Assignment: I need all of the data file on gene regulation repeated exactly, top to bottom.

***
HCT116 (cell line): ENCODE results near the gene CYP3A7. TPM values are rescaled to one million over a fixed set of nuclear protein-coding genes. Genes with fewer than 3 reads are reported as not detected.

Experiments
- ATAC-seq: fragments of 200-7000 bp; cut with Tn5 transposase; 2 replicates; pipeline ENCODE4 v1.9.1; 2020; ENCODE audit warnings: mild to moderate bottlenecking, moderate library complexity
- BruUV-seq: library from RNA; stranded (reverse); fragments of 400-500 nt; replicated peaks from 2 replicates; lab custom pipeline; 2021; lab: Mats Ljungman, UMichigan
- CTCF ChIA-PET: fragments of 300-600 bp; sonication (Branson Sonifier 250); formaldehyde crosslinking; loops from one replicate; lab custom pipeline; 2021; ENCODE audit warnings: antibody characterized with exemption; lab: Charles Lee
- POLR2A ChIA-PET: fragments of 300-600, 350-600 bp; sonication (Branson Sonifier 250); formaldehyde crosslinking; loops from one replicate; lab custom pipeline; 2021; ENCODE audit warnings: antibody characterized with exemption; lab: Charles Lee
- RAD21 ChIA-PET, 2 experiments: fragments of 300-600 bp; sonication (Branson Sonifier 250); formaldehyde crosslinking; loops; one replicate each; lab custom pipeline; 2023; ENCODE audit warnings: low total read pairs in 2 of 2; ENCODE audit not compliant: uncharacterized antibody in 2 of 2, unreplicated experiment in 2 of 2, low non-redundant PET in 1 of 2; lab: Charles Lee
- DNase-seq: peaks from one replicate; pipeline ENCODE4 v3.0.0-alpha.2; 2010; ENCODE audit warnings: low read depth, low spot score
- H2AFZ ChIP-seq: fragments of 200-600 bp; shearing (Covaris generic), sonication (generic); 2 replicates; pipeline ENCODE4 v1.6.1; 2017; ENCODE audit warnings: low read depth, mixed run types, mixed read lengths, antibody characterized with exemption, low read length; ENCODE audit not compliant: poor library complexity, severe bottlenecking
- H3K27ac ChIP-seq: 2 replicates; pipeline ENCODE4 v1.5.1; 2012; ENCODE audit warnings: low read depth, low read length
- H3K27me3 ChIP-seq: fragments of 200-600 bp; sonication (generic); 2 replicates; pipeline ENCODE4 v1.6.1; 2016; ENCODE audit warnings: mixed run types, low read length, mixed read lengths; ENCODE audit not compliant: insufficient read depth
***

HCT116 (cell line): ENCODE results near the gene CYP3A7. TPM values are rescaled to one million over a fixed set of nuclear protein-coding genes. Genes with fewer than 3 reads are reported as not detected.

Experiments
- ATAC-seq: fragments of 200-7000 bp; cut with Tn5 transposase; 2 replicates; pipeline ENCODE4 v1.9.1; 2020; ENCODE audit warnings: mild to moderate bottlenecking, moderate library complexity
- BruUV-seq: library from RNA; stranded (reverse); fragments of 400-500 nt; replicated peaks from 2 replicates; lab custom pipeline; 2021; lab: Mats Ljungman, UMichigan
- CTCF ChIA-PET: fragments of 300-600 bp; sonication (Branson Sonifier 250); formaldehyde crosslinking; loops from one replicate; lab custom pipeline; 2021; ENCODE audit warnings: antibody characterized with exemption; lab: Charles Lee
- POLR2A ChIA-PET: fragments of 300-600, 350-600 bp; sonication (Branson Sonifier 250); formaldehyde crosslinking; loops from one replicate; lab custom pipeline; 2021; ENCODE audit warnings: antibody characterized with exemption; lab: Charles Lee
- RAD21 ChIA-PET, 2 experiments: fragments of 300-600 bp; sonication (Branson Sonifier 250); formaldehyde crosslinking; loops; one replicate each; lab custom pipeline; 2023; ENCODE audit warnings: low total read pairs in 2 of 2; ENCODE audit not compliant: uncharacterized antibody in 2 of 2, unreplicated experiment in 2 of 2, low non-redundant PET in 1 of 2; lab: Charles Lee
- DNase-seq: peaks from one replicate; pipeline ENCODE4 v3.0.0-alpha.2; 2010; ENCODE audit warnings: low read depth, low spot score
- H2AFZ ChIP-seq: fragments of 200-600 bp; shearing (Covaris generic), sonication (generic); 2 replicates; pipeline ENCODE4 v1.6.1; 2017; ENCODE audit warnings: low read depth, mixed run types, mixed read lengths, antibody characterized with exemption, low read length; ENCODE audit not compliant: poor library complexity, severe bottlenecking
- H3K27ac ChIP-seq: 2 replicates; pipeline ENCODE4 v1.5.1; 2012; ENCODE audit warnings: low read depth, low read length
- H3K27me3 ChIP-seq: fragments of 200-600 bp; sonication (generic); 2 replicates; pipeline ENCODE4 v1.6.1; 2016; ENCODE audit warnings: mixed run types, low read length, mixed read lengths; ENCODE audit not compliant: insufficient read depth